Monday, July 21, 2014

When Death Comes

Russel Saltzman has a fine piece entitled Five Rules for Consoling the Dying.  The whole piece is worth reading but I was especially by these words:
First, if you are approaching a bedside, try not to act like a novice Optimist Club member, all hale and hearty and booming of voice. I know you are trying to cheer people up, but that’s not the way to do it. Ginned up bon ami “let’s do lunch soon” camaraderie makes me wonder if you can see reality.
But, as somebody is always saying, where there is life there is hope, right? Good cheer is part of that, right? Sure, but let’s keep it real. For Christians the ultimate hope that cheers us is lodged elsewhere than in a firm bedside handshake.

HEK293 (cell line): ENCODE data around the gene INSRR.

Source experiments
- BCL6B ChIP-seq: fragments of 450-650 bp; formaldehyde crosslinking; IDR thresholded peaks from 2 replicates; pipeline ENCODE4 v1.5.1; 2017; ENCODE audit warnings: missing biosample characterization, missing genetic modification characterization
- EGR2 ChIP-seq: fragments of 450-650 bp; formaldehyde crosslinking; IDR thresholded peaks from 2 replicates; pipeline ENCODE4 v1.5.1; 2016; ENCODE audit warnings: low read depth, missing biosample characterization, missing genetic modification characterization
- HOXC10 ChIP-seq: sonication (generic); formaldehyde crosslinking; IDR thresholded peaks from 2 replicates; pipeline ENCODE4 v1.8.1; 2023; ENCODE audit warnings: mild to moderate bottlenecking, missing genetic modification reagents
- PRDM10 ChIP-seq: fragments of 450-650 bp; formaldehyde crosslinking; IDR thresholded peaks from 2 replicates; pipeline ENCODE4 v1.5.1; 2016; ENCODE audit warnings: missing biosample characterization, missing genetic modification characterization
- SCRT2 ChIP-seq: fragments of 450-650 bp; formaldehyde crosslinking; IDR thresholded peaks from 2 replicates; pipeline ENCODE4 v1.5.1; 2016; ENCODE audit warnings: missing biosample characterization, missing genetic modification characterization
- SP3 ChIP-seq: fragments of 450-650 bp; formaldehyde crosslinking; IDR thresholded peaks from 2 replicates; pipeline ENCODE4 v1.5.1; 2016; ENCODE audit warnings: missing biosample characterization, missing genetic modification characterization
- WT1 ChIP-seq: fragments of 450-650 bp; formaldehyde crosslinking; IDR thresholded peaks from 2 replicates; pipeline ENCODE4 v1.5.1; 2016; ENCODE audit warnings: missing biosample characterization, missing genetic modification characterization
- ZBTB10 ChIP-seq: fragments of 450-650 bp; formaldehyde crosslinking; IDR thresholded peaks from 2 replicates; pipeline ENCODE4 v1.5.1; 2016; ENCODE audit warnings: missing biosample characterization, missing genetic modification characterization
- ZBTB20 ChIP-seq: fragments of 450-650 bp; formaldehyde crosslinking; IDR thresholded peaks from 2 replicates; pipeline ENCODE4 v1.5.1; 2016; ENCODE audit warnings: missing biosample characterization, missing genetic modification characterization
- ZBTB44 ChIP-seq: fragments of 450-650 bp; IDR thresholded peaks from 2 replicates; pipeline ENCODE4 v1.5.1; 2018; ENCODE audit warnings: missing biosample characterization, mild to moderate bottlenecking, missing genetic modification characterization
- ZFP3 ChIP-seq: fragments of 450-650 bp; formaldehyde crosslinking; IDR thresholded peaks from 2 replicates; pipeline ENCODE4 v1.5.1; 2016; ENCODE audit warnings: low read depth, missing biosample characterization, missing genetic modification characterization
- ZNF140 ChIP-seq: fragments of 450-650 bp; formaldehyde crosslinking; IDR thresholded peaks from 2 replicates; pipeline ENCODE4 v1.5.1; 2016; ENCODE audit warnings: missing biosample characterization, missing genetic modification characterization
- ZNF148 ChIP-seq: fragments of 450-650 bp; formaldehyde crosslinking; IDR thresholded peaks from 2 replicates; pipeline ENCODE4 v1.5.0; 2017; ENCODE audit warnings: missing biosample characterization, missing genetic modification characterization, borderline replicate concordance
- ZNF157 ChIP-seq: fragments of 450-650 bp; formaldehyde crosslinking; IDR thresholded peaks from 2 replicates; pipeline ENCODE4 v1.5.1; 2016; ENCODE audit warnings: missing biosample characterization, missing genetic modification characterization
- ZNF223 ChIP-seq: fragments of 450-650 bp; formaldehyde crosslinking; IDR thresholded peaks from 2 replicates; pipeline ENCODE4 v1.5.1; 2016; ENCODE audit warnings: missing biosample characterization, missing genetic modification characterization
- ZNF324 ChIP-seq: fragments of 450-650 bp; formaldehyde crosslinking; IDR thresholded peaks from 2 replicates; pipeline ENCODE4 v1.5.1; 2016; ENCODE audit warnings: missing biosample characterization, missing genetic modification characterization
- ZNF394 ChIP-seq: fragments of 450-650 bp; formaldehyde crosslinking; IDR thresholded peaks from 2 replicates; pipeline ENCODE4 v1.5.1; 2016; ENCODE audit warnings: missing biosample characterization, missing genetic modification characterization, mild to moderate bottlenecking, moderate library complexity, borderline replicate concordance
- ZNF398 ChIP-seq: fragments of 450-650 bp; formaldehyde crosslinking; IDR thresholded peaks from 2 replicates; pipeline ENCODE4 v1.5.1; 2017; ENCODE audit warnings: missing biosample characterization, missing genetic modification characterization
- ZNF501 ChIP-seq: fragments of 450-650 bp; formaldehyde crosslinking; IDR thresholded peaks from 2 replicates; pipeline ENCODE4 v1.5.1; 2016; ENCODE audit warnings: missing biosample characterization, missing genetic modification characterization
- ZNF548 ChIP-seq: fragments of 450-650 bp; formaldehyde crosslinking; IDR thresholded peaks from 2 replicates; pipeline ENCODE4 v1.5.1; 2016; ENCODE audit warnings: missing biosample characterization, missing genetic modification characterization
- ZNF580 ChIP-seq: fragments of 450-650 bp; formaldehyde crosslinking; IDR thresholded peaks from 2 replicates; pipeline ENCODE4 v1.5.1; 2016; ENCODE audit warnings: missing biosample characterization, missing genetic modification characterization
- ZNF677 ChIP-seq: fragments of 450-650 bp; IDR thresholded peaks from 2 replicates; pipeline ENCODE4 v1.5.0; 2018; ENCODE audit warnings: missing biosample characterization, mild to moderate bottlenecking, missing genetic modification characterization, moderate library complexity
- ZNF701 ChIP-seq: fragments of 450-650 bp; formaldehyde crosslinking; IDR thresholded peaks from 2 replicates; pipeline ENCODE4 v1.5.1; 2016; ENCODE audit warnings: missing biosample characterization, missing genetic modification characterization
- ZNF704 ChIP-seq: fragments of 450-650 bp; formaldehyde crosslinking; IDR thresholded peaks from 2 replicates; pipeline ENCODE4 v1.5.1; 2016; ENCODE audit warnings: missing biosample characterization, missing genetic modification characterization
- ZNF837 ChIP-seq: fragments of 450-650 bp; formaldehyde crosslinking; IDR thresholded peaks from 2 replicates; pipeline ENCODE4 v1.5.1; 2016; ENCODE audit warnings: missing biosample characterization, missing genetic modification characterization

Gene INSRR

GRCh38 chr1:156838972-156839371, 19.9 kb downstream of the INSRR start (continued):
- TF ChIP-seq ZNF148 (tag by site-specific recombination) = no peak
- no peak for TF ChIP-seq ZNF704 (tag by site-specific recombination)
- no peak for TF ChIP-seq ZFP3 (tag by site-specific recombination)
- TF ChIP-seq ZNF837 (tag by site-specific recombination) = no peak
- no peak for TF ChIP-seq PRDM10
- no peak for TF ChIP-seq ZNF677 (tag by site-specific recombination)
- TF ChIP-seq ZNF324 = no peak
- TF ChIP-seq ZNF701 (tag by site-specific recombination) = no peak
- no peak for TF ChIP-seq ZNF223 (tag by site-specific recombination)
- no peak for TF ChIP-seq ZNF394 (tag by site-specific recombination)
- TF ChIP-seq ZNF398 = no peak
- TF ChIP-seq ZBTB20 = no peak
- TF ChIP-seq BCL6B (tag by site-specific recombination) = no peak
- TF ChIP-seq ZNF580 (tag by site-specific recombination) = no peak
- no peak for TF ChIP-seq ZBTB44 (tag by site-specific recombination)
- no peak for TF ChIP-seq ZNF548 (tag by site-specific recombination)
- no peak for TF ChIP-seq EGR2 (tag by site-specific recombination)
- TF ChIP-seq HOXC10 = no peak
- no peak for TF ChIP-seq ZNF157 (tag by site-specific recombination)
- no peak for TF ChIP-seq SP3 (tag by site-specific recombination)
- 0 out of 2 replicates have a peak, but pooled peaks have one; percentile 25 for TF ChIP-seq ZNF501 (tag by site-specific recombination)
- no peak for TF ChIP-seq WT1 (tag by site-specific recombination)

Nobody’s getting up from this bed, understand. This room, these faces looking at the patient, those things on the wall, these are all that remain of a life that once enjoyed more, much more. Things have gotten smaller now. The world has become vastly diminished, constricted. Hope of getting the grass cut this weekend or doing any of those other small ordinary things that mark the pace and even the pleasures of our life—those are over and of no concern.
With that last paragraph I couldn't help but think of my own father's death and all that led up to it.  I then realized that unless death comes for me very quickly my world will shrink down--"become vastly diminished, constricted"--and the rhythms of life I now enjoy will be over.  In light of this I feel both saddened and enlivened.  Saddened--it wasn't meant to be this way.  Sin is so utterly devastating and ugly.  Enlivened--Jesus has been raised from the dead!  He will raise me and all his people up to eternal life.  The specter of death still roams and runs but there is Another--the destroyer of death.  I believe in the resurrection!